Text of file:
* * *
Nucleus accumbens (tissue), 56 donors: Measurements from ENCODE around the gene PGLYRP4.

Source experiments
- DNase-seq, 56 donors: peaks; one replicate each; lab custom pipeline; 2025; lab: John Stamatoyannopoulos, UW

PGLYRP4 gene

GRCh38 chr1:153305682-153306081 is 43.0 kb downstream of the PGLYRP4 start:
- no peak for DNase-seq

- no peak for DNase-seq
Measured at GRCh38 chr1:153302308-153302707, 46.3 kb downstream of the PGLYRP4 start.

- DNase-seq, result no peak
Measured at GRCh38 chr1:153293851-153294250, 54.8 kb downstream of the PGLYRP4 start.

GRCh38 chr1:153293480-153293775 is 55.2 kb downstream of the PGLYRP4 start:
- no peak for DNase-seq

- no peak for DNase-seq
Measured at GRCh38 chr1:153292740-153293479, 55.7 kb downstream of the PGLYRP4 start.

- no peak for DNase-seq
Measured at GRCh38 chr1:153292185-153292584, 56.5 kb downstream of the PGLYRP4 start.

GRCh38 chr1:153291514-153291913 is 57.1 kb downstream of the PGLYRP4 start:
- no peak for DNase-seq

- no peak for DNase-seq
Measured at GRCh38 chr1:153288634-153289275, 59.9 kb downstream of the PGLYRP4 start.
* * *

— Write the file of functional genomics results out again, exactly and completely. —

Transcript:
Nucleus accumbens (tissue), 56 donors: Measurements from ENCODE around the gene PGLYRP4.

Source experiments
- DNase-seq, 56 donors: peaks; one replicate each; lab custom pipeline; 2025; lab: John Stamatoyannopoulos, UW

PGLYRP4 gene

GRCh38 chr1:153305682-153306081 is 43.0 kb downstream of the PGLYRP4 start:
- no peak for DNase-seq

- no peak for DNase-seq
Measured at GRCh38 chr1:153302308-153302707, 46.3 kb downstream of the PGLYRP4 start.

- DNase-seq, result no peak
Measured at GRCh38 chr1:153293851-153294250, 54.8 kb downstream of the PGLYRP4 start.

GRCh38 chr1:153293480-153293775 is 55.2 kb downstream of the PGLYRP4 start:
- no peak for DNase-seq

- no peak for DNase-seq
Measured at GRCh38 chr1:153292740-153293479, 55.7 kb downstream of the PGLYRP4 start.

- no peak for DNase-seq
Measured at GRCh38 chr1:153292185-153292584, 56.5 kb downstream of the PGLYRP4 start.

GRCh38 chr1:153291514-153291913 is 57.1 kb downstream of the PGLYRP4 start:
- no peak for DNase-seq

- no peak for DNase-seq
Measured at GRCh38 chr1:153288634-153289275, 59.9 kb downstream of the PGLYRP4 start.